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Microsoft Reveals Windows 8 Surface Tablet

CEO Steve Ballmer unveiled Microsoft Surface, a fully-functional Windows 8 tablet, during a presentation yesterday in Los Angeles, Calif.

The device, which will feature a 10.6 inch HD touch screen, will be available in two different models: a device featuring Windows 8 RT and one running Windows 8 Pro.

The RT version is expected for sometime later this year and will be available with either a 32- or 64-GB hard drive. Weighing in at 676 grams (approximately 1.5 lbs.), the RT tablet will come with a microSD reader and a USB 2.0 slot. It will also come preloaded with Windows RT versions of Office '15' applications.

Surface
Microsoft Surface with "Touch Cover" attachment

The Windows 8 Pro Surface is then expected to hit the market three months after Surface RT's release. Featuring more PC functionality than the RT version, it will ship with a microSDXC reader, USB 3.0 slot and will weigh 903 grams (approximately 2 lbs.).

Both versions will display a 16:9 aspect ratio and will ship with a touch cover that will double as a pressure-sensitive keyboard pad. A more traditional, button-based keyboard will also be available during its launch.

The Microsoft Surface tablet will also include a built-in kickstand, a rear- and front-facing camera and have access to Microsoft's Windows 8 Marketplace.

Surface RT Key Specs

Surface Pro Key Specs

  • OS: Windows 8 RT
  • Weight: 676 grams
  • Thickness: 9.3 mm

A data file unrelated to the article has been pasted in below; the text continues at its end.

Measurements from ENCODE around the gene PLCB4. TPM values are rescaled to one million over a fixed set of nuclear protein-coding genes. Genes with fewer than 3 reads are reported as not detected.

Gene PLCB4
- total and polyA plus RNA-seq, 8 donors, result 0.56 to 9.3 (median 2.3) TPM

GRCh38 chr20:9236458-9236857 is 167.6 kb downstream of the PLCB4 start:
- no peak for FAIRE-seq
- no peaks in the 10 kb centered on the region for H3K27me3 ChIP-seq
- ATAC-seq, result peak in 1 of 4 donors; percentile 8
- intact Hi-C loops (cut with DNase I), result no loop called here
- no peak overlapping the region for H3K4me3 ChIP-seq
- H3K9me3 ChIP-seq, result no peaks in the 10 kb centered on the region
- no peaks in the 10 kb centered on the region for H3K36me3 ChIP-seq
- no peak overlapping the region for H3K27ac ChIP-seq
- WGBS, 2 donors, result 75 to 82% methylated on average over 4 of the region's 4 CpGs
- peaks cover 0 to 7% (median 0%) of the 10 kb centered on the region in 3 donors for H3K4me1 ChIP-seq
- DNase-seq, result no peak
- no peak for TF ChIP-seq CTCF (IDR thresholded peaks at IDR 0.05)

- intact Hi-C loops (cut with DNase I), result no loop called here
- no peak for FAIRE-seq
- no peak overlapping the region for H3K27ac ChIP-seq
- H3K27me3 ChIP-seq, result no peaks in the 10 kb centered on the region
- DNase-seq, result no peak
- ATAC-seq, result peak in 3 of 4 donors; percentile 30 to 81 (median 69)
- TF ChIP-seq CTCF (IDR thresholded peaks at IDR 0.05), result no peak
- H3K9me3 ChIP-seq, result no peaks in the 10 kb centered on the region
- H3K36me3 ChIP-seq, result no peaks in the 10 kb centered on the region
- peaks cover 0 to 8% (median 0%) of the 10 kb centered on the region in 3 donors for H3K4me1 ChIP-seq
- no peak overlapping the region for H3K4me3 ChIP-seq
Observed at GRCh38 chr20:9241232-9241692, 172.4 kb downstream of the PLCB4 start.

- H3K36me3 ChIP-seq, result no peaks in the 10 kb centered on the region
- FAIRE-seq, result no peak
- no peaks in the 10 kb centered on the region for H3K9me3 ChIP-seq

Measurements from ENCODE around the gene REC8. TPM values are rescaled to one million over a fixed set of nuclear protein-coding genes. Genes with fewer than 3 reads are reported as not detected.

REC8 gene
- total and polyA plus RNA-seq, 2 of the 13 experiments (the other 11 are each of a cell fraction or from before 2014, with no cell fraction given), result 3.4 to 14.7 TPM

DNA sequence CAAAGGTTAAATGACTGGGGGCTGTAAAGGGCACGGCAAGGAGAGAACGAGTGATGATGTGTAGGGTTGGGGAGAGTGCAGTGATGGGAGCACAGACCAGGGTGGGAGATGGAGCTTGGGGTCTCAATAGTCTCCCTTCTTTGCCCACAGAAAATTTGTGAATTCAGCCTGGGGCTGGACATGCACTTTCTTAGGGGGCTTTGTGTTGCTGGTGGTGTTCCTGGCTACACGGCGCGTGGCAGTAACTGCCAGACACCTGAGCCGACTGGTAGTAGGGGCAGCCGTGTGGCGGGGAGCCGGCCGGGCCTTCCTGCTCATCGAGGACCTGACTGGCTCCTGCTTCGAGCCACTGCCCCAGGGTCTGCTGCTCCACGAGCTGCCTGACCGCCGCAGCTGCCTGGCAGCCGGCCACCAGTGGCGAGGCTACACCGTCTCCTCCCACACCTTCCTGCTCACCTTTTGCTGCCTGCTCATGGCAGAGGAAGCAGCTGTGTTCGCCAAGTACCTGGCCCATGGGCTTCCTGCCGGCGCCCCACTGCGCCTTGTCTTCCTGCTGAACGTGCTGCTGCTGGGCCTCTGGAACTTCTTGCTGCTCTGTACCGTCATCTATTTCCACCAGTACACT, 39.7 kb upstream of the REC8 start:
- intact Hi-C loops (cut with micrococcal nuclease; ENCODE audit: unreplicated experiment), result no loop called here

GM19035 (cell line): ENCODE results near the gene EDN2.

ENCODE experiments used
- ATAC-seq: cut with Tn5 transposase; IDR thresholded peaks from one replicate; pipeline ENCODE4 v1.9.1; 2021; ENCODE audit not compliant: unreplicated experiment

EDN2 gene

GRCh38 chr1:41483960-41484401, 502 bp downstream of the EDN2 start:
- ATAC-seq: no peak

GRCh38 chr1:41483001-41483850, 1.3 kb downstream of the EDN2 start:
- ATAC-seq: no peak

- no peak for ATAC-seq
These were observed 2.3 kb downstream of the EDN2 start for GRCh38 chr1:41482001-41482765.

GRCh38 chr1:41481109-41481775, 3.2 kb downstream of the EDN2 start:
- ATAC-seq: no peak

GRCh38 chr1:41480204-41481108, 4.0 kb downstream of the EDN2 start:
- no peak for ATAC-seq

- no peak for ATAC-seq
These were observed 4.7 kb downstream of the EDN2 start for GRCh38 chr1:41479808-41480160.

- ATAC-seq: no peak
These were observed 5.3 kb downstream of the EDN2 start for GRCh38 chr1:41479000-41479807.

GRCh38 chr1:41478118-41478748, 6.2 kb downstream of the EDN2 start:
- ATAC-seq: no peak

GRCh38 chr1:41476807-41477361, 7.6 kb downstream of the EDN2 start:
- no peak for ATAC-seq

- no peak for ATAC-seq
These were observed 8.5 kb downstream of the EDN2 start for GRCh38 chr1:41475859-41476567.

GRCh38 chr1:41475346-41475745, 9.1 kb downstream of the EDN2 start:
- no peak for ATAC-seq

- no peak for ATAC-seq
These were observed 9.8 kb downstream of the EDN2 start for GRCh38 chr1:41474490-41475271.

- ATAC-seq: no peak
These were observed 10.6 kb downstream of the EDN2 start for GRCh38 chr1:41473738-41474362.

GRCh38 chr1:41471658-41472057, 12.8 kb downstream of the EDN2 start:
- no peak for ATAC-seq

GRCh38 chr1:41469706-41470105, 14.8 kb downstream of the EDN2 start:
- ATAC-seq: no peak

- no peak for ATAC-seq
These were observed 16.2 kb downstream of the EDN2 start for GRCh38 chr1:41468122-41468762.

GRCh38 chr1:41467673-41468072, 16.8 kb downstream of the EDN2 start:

• Display: 10.6 inches
  • Memory: 32 or 64 GB
  • USB: 2.0
  • Battery: 31.5 watt-hours
  • OS: Windows 8 Pro
  • Weight: 903 grams
  • Thickness: 13.5 mm
  • Display: 10.6 inches
  • Memory: 64 or 128 GB
  • USB: 3.0
  • Battery: 42 watt-hours

While Microsoft is primarily a software company, it isn't a stranger to the hardware market with its successful Xbox brand and it's discontinued Zune device line. However, the Surface marks the first time Microsoft is entering the PC hardware market, and this move looks to place Surface as a direct competitor to Apple's iPad.

"Microsoft founders Bill Gates and Paul Allen made a big bet -- a bet on software -- but it was always clear that we had to push hardware in ways that sometimes manufacturers hadn't envisioned," said Ballmer at the event."We believe that any intersection between human and machine can be made better when all aspects, hardware and software, are working together."

During the presentation, features of a prototype version running a preview version of Windows 7 were shown off to the audience of around 2,000 press. However, the demo did not go as smoothly as Microsoft would have wanted -- the device froze as Stephen Sinofsky, Microsoft president of Windows and Windows Live, was showing off Internet Explorer running on the device. After grabbing a backup device, the demonstration concluded without any further interruptions.

Microsoft said that price will be announced closer to release and that it "is expected to be competitive with a comparable ARM tablet or Intel Ultrabook-class PC," according to a press release.

About the Author

Chris Paoli is the site producer for Redmondmag.com and MCPmag.com.

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